7 Questions to Ask Before Becoming a Surrogate

Because surrogacy is still an emerging concept in the world of family planning, you might not know what surrogacy questions to ask before beginning your journey. On the other hand, maybe you have plenty of questions on surrogacy but aren’t sure where to turn for answers.

Whatever the case may be, there are no right or wrong questions to ask.  To get the answers and support you need, reach out to a surrogacy professional today.

In the meantime, maybe we can help. Below we’ve listed seven questions about surrogacy you should consider before becoming a surrogate and their answers.

1. Why do you Want to Become a Surrogate?

If you’re considering becoming a surrogate, one of the first surrogacy questions you should ask yourself is why you’re considering surrogacy. Many people choose to become surrogates because they have the altruistic desire to help people have a child. Surrogates have children of their own and want to use their reproductive ability to help a couple struggling with infertility, a hopeful single parent or an LGBT couple have a child that is biologically related to them.

Surrogates also typically love being pregnant enough to want to dedicate up to a year of their lives to carrying a child for someone else. There are some harmful stereotypes that claim some women become surrogates for compensation. This is almost always untrue. While the compensation is an undeniable benefit, it should never be the main driving factor in your decision.

If you want to make a couple’s or person’s dreams of having a child of their own come true, contact a surrogacy professional today.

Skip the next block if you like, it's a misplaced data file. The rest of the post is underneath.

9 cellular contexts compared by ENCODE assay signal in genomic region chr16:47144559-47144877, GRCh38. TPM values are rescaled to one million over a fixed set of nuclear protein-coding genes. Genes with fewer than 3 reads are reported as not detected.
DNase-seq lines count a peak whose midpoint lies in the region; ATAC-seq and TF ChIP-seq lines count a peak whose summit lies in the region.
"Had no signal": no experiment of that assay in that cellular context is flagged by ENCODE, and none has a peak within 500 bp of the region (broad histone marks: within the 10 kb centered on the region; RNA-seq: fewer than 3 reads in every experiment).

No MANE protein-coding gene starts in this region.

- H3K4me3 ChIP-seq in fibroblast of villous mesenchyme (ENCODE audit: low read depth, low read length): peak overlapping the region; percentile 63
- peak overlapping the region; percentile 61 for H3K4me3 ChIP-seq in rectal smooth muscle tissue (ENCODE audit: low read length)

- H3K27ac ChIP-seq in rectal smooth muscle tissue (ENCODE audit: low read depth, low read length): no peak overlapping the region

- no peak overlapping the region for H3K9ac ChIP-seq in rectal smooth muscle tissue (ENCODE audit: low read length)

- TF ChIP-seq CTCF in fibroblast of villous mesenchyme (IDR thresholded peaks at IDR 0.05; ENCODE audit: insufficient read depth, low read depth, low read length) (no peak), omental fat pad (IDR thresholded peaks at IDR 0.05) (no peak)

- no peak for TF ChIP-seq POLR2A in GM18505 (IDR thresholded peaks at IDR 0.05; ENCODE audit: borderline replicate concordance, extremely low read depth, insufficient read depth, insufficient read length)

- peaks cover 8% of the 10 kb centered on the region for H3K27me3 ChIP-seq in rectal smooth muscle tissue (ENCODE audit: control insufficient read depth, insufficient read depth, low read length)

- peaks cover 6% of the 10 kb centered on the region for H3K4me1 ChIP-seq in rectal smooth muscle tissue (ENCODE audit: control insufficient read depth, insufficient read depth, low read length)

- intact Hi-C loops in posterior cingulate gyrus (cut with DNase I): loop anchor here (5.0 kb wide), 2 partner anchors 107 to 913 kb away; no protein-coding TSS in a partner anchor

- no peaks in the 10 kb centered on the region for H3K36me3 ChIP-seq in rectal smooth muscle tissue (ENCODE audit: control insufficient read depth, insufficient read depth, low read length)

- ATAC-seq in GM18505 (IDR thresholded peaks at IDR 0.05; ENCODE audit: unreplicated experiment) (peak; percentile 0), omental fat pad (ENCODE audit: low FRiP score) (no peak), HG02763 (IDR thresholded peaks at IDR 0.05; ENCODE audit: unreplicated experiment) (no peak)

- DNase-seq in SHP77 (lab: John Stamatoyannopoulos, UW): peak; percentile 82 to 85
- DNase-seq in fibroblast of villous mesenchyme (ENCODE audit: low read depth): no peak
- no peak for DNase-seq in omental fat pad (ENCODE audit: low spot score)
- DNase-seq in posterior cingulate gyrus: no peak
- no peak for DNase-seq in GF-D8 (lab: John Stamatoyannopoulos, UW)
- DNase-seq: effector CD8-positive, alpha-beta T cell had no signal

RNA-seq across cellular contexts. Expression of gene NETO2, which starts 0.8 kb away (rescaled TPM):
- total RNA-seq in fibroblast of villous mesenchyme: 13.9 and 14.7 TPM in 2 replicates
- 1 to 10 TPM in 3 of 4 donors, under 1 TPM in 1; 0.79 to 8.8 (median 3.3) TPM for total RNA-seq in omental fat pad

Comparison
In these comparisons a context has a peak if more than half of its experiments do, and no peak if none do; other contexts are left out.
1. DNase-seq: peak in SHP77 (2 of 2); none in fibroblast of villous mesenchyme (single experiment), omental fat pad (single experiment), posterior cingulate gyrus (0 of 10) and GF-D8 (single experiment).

2. What are the Benefits and Risks of Surrogacy?

This is an important question about surrogacy to consider. With a process as complex as surrogacy, there are many pros and cons that you should be aware of before committing to the process.


What qualifies as benefits of surrogacy will vary depending on your situation and your own set of values. But there’s no denying that the benefits are numerous. Here are just a few:

  • You give the gift of a child to a couple or person. This is an opportunity that might not have been possible if it weren’t for you.
  • You create a lasting bond with the intended parents. After carrying their child, you will be forever bound by your surrogacy journey. Many surrogates form close friendships with the intended parents they help.
  • If you enjoy being pregnant, you get to experience this again without taking on the responsibility of another child.
  • You will be financially compensated. Since you are providing a service that requires a lot of your time and physical and emotional energy, you will be compensated. You will receive a base pay in monthly installments as well as reimbursements for any surrogacy and pregnancy expenses.


With any physically demanding process like surrogacy, there are risks involved. Many of these are risks that you would see with any pregnancy. These include:

  • Physical side effects of pregnancy such as morning sickness, frequent urination, back pain, swelling, heartburn, etc.
  • Minor side effects from the fertility drugs, such as bruising or soreness at the injection sites, and in rare cases, allergic reaction.
  • Mood swings and difficult emotions due to pregnancy hormones and/or postpartum depression. Your surrogacy professional can help you navigate these emotions through counseling covered by the intended parents.

3. What are Surrogacy Requirements?

In order to become a surrogate, there are a number of requirements you must meet. Surrogacy is emotionally and physically demanding, and not everyone is equipped to be a surrogate. These requirements ensure that all surrogates an agency works with can safely and successfully carry a baby for someone else.

These requirements can include: